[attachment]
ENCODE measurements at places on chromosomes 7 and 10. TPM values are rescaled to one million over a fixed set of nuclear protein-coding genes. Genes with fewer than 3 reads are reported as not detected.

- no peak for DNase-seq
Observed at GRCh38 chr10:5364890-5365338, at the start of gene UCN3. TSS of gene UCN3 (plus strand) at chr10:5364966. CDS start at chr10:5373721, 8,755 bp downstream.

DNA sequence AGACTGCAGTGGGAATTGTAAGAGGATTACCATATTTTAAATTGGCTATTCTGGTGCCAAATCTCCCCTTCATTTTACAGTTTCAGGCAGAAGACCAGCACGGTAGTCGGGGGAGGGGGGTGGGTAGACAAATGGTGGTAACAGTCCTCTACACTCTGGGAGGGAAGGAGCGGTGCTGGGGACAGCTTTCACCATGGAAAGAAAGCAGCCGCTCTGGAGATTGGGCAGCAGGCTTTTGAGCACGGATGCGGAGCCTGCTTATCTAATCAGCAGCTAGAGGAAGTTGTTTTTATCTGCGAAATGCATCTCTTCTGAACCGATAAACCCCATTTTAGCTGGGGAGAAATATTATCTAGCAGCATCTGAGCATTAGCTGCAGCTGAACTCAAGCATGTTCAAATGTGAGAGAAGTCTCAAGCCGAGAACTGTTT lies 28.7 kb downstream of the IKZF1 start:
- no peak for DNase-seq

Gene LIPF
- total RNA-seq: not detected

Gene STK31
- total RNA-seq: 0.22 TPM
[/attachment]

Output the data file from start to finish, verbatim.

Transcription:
ENCODE measurements at places on chromosomes 7 and 10. TPM values are rescaled to one million over a fixed set of nuclear protein-coding genes. Genes with fewer than 3 reads are reported as not detected.

- no peak for DNase-seq
Observed at GRCh38 chr10:5364890-5365338, at the start of gene UCN3. TSS of gene UCN3 (plus strand) at chr10:5364966. CDS start at chr10:5373721, 8,755 bp downstream.

DNA sequence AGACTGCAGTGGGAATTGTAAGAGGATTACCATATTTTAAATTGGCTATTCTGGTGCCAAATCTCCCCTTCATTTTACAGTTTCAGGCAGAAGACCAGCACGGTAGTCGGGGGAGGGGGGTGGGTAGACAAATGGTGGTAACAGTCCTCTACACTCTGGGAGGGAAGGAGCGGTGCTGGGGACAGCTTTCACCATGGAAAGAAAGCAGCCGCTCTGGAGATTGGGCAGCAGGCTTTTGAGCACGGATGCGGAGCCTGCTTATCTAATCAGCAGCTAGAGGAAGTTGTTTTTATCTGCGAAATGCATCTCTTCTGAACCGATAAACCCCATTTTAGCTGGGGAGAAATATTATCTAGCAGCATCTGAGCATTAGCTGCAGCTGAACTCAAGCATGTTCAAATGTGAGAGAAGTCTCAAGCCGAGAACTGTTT lies 28.7 kb downstream of the IKZF1 start:
- no peak for DNase-seq

Gene LIPF
- total RNA-seq: not detected

Gene STK31
- total RNA-seq: 0.22 TPM